An extremely serious, historic mistake has been made. After venturing out on its own in the world with a uniquely laissez-faire approach that did not do the basic things that the World Health Organisation has pleaded with governments to do like tracking and testing people with Coronavirus, the Government completely U-turned last night, based on a new Imperial College London paper, which found that their theoretical models had been wrong, and in fact the NHS was about to be overwhelmed by the number of new cases if Coronavirus was not intensively suppressed now. The fatal words were those of Professor Azra Ghani who said: “We were expecting herd immunity to build. We now realise it’s not possible to cope with that.”
As Devi Sridhar, chair of Global Public Health at Edinburgh University, said in response: “We’ve had eight weeks to learn from other countries and to listen to WHO (leading experts in outbreak control). To understand how S Korea, Taiwan, Singapore have done what they’ve done. Real-life governance and policy lessons. But instead we followed a model with flawed assumptions.”
Even if the government did need this Imperial College London paper to tell them what the WHO was already telling them, why did they not exercise huge caution in the mean-time? Why did they not buy themselves time to work it out? There’s no serious explanation for the lack of testing and the lack of caution in allowing large public events to go ahead other than gross negligence. 11,000+ people packed out an indoor conference centre in Aberdeen on Sunday night to see musician Lewis Capaldi perform – no one can possibly say now that was not a ludicrous thing to happen.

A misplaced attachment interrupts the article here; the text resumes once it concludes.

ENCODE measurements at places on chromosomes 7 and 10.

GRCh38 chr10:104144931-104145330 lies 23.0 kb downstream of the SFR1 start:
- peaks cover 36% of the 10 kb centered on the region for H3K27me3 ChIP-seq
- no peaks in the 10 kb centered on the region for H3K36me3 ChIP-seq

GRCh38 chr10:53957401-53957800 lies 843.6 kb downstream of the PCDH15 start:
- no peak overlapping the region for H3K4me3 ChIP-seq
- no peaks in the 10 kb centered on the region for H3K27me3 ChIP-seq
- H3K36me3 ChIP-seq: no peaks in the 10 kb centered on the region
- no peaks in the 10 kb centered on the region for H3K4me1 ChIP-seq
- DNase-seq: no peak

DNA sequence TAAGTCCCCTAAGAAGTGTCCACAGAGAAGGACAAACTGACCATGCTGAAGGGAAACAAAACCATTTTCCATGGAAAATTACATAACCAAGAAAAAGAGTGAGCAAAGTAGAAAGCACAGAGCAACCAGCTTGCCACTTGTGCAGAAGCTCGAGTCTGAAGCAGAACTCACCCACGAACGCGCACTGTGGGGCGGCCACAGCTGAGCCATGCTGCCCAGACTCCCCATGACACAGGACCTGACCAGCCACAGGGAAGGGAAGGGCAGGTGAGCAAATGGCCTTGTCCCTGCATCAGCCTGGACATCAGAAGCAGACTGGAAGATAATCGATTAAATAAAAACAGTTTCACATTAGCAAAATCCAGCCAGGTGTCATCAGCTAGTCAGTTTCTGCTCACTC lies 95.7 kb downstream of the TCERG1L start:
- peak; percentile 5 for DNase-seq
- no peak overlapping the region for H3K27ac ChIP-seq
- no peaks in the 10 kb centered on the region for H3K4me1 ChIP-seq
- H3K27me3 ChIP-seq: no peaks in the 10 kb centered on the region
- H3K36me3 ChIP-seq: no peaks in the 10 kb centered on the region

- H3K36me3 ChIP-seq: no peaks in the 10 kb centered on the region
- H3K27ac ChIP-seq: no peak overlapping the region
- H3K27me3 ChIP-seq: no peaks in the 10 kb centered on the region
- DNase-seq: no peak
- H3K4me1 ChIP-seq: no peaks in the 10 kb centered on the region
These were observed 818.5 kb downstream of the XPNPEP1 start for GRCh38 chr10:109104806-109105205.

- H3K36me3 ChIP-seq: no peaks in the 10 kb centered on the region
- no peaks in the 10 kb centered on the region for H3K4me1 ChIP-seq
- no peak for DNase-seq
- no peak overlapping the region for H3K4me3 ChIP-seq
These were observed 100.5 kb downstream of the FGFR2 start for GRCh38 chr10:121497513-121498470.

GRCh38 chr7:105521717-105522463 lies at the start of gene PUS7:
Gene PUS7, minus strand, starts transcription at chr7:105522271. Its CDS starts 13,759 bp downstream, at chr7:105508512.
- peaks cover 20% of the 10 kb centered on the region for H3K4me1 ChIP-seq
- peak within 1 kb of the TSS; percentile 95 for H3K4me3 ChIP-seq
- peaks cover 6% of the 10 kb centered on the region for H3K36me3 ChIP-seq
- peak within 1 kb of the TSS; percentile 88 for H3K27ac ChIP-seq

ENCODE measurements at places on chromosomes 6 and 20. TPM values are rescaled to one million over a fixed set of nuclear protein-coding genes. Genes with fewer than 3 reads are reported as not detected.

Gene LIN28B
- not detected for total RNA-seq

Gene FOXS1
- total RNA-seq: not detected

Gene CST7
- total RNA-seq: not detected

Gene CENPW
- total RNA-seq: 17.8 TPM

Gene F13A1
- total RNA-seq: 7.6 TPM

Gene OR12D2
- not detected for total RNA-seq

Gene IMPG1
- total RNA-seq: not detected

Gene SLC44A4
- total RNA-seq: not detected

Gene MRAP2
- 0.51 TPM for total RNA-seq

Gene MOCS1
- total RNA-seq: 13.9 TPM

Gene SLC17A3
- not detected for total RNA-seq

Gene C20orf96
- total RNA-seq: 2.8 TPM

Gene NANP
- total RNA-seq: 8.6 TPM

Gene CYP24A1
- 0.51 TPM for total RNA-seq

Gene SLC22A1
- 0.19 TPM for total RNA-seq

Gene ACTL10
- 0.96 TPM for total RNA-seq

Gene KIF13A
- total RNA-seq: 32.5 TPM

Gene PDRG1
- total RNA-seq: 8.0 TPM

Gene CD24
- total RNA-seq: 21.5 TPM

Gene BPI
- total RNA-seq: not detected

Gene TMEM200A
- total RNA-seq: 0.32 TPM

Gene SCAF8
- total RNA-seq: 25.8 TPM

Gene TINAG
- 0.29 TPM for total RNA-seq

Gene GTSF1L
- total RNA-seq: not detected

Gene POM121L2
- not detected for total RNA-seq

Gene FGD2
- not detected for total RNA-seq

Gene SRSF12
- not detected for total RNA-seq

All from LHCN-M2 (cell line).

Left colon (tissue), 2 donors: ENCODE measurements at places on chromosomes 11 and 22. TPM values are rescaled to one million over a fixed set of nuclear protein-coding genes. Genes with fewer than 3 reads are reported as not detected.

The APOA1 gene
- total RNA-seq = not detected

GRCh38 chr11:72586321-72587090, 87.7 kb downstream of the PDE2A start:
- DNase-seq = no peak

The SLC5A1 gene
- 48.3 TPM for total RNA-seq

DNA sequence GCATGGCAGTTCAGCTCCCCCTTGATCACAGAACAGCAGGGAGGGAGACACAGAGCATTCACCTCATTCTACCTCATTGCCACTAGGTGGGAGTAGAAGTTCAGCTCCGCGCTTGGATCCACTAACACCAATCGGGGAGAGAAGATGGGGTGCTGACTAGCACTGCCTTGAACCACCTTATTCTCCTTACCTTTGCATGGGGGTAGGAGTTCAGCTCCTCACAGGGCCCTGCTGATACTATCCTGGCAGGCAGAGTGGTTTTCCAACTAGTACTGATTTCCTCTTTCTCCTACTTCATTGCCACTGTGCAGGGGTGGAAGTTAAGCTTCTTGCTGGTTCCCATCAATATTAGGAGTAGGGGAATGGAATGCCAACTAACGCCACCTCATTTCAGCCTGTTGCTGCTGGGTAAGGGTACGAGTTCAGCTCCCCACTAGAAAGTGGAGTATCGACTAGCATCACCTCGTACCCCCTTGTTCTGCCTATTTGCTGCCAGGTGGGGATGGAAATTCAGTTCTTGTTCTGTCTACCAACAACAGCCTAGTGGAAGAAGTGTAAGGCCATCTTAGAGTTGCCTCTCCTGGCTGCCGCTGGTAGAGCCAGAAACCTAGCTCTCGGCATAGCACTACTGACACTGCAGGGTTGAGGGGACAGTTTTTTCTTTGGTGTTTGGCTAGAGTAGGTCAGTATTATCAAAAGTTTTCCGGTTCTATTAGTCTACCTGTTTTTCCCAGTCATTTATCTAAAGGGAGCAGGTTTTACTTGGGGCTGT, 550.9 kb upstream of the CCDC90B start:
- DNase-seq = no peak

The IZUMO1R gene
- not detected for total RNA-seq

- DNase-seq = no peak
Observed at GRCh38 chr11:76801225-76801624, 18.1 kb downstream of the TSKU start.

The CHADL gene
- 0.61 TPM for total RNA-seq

Some people will say, ‘what’s done is done’, and that’s true. Even in U-turning, the government has made a hash of the new measures introduced. By not banning people from restaurants and clubs but suggesting that they stay away, owners will now be unable to claim insurance if they turn people away. That needs fixed, and the government needs to take actions which quickly catch up with the rest of Europe on testing, schools and protecting the health workforce. We need to focus on what’s in front of us.
But we do have to register this U-turn, and not just of the UK Government – of the Scottish Government as well. Because this crisis is only just at the start – and they need to learn and improve extremely quickly. A lack of proper accountability or public scrutiny won’t help. So here’s five questions for the Scottish Government now:
1) Are the Scottish Government still confident in the scientific advice they are receiving, both at Scottish and UK level, given this sudden U-turn?
2) Are any measures being taken to widen the group of people the Scottish Government listen to, perhaps to include public health experts who have been warning for weeks that a tragic error was being made in government policy?
3) The South Korean Government has offered guidance to countries in learning the lessons of how they have suppressed Coronavirus. Is there any plans for the Scottish Government to engage in immediate international outreach efforts in that respect?
4) First Minister Nicola Sturgeon has said the Scottish Government is acting on UK Cobra emergency meetings and seeking to take decisions on a “consistent UK four nations basis”. Will that policy be reviewed in light of this?
5) Will the Scottish Government publish all its data, scenarios and forecasts and commit to full transparency in its approach to tackling Coronavirus?